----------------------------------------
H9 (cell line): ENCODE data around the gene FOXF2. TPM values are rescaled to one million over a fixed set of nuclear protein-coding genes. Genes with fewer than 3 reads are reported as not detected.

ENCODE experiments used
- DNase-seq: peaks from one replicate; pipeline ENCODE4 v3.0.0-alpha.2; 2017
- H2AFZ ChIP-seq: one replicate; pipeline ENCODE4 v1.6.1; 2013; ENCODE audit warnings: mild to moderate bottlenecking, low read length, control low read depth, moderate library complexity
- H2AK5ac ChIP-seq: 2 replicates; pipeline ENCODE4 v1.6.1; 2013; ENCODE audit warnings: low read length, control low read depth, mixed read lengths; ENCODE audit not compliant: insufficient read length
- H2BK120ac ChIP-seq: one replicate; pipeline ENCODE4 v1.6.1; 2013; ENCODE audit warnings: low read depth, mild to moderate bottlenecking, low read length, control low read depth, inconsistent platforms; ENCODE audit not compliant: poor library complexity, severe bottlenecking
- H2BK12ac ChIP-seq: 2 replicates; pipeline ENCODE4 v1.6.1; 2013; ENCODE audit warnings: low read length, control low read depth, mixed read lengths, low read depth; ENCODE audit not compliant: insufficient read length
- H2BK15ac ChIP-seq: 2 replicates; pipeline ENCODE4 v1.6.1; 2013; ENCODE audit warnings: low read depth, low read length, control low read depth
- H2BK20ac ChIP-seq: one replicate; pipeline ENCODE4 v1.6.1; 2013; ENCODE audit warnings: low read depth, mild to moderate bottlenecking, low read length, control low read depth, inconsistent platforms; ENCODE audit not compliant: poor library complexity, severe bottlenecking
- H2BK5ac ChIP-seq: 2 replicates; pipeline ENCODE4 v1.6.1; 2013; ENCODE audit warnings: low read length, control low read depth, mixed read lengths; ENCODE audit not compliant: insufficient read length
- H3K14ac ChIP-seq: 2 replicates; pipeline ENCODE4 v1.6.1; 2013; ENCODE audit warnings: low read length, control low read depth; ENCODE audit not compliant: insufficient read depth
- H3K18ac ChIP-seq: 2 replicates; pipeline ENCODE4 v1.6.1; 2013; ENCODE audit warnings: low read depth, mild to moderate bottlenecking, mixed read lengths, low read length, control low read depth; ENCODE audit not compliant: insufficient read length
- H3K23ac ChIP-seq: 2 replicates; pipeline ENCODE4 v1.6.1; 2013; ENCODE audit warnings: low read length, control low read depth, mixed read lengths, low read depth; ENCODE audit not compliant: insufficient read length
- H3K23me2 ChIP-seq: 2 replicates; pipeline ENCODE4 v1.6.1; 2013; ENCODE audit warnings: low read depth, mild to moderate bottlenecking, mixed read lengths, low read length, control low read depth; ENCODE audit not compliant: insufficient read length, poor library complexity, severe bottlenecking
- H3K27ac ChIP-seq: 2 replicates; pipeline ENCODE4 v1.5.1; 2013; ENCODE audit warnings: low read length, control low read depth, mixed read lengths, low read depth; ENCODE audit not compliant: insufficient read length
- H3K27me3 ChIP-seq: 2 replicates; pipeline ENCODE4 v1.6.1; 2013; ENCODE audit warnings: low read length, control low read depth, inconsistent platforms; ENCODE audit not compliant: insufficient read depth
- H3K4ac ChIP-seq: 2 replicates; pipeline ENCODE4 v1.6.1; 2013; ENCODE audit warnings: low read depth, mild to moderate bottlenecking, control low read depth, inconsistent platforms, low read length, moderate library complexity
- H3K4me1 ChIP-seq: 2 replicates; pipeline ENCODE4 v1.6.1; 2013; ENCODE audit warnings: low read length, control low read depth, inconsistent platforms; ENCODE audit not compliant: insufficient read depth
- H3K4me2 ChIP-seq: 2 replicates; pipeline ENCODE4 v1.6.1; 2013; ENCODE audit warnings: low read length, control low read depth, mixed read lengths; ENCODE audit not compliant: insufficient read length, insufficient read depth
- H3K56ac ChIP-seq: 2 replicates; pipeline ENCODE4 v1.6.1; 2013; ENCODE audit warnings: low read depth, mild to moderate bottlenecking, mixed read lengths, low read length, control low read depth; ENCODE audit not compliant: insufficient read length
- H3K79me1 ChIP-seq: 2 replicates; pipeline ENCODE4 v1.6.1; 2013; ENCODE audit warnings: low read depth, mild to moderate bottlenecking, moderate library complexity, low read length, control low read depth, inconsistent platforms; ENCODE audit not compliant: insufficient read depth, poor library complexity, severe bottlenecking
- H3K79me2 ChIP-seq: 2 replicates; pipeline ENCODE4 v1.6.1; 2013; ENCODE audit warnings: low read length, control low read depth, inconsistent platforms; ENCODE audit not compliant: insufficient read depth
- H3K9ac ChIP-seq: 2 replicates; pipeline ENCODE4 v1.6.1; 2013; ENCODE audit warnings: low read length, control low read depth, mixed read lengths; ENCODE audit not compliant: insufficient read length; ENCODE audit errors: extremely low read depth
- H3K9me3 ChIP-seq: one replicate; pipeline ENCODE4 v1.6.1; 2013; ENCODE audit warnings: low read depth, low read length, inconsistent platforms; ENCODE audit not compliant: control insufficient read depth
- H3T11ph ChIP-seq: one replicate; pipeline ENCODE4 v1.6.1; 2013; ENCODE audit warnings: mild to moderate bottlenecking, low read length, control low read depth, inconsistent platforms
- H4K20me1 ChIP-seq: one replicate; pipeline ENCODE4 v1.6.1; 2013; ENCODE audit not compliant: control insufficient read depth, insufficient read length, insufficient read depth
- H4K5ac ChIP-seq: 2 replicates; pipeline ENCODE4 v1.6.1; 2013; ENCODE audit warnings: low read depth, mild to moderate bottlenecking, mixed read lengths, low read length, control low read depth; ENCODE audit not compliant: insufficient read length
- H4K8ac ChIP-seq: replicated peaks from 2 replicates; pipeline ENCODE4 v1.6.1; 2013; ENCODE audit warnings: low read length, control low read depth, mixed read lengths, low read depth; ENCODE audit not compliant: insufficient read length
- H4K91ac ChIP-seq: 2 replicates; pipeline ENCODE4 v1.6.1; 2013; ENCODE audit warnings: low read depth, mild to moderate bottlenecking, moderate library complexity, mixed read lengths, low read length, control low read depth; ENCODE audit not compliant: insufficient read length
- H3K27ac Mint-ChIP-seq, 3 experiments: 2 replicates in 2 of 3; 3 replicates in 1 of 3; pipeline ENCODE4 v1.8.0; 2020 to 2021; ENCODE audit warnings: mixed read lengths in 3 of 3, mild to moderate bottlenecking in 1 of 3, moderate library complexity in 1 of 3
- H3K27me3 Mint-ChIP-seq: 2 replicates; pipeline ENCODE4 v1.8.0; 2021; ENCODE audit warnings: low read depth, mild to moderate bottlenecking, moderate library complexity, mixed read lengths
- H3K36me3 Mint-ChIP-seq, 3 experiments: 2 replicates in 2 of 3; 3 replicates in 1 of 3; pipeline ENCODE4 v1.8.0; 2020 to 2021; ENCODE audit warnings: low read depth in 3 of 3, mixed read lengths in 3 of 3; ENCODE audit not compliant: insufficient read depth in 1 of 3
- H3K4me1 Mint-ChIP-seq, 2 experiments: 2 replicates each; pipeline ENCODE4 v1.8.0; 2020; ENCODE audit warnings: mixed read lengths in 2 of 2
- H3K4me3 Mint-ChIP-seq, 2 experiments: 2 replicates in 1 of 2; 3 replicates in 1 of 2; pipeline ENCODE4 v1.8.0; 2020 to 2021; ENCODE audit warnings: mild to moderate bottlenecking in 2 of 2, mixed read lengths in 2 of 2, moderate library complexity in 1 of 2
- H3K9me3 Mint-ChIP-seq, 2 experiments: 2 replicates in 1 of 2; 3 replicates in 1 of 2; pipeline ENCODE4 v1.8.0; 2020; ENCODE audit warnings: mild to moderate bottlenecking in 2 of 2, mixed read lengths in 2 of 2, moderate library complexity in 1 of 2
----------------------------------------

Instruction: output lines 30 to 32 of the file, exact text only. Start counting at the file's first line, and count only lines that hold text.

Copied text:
- H3K27ac Mint-ChIP-seq, 3 experiments: 2 replicates in 2 of 3; 3 replicates in 1 of 3; pipeline ENCODE4 v1.8.0; 2020 to 2021; ENCODE audit warnings: mixed read lengths in 3 of 3, mild to moderate bottlenecking in 1 of 3, moderate library complexity in 1 of 3
- H3K27me3 Mint-ChIP-seq: 2 replicates; pipeline ENCODE4 v1.8.0; 2021; ENCODE audit warnings: low read depth, mild to moderate bottlenecking, moderate library complexity, mixed read lengths
- H3K36me3 Mint-ChIP-seq, 3 experiments: 2 replicates in 2 of 3; 3 replicates in 1 of 3; pipeline ENCODE4 v1.8.0; 2020 to 2021; ENCODE audit warnings: low read depth in 3 of 3, mixed read lengths in 3 of 3; ENCODE audit not compliant: insufficient read depth in 1 of 3